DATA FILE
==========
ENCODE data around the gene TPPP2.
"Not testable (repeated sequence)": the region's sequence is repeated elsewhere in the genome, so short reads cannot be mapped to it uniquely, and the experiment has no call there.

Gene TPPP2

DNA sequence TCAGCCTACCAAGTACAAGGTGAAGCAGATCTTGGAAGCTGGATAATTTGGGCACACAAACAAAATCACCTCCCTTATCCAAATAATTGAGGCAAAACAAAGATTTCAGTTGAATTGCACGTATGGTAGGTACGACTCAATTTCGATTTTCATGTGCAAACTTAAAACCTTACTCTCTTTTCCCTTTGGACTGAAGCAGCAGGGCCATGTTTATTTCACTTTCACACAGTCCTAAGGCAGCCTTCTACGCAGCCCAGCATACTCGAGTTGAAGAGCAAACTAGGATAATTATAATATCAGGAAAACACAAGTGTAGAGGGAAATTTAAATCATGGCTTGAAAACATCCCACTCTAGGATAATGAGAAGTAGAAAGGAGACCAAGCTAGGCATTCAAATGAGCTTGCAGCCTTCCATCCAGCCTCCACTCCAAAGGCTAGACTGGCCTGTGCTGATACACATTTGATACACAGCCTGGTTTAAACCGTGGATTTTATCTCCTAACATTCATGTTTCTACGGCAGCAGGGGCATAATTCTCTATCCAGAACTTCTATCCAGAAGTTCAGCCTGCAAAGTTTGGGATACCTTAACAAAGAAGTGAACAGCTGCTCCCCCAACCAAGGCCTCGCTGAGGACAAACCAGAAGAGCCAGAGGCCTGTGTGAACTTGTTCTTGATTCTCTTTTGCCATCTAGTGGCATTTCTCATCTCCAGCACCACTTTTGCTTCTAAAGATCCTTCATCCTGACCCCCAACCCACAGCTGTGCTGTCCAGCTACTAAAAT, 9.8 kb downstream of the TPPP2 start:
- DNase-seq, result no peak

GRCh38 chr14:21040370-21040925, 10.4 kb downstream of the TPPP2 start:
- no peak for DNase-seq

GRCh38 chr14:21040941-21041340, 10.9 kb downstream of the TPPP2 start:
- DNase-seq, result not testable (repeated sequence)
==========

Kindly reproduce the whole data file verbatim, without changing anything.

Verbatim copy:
ENCODE data around the gene TPPP2.
"Not testable (repeated sequence)": the region's sequence is repeated elsewhere in the genome, so short reads cannot be mapped to it uniquely, and the experiment has no call there.

Gene TPPP2

DNA sequence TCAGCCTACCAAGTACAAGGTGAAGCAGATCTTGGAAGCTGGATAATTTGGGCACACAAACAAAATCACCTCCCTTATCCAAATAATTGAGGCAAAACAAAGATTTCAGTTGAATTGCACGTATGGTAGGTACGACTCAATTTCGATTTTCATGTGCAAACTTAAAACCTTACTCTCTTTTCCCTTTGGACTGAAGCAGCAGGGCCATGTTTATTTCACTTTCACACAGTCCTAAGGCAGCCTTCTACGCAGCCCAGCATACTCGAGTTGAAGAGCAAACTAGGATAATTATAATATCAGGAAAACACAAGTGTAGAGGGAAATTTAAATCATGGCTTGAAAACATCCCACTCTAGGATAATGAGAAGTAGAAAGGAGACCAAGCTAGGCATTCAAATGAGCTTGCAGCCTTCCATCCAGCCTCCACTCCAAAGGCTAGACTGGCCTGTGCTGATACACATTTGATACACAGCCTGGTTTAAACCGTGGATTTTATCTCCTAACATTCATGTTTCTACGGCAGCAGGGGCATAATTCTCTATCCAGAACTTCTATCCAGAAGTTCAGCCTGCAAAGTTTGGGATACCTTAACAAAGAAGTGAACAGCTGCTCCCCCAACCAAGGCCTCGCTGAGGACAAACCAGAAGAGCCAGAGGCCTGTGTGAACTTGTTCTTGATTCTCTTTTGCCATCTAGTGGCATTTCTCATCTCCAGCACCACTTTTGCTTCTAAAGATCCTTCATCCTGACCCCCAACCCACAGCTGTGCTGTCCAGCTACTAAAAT, 9.8 kb downstream of the TPPP2 start:
- DNase-seq, result no peak

GRCh38 chr14:21040370-21040925, 10.4 kb downstream of the TPPP2 start:
- no peak for DNase-seq

GRCh38 chr14:21040941-21041340, 10.9 kb downstream of the TPPP2 start:
- DNase-seq, result not testable (repeated sequence)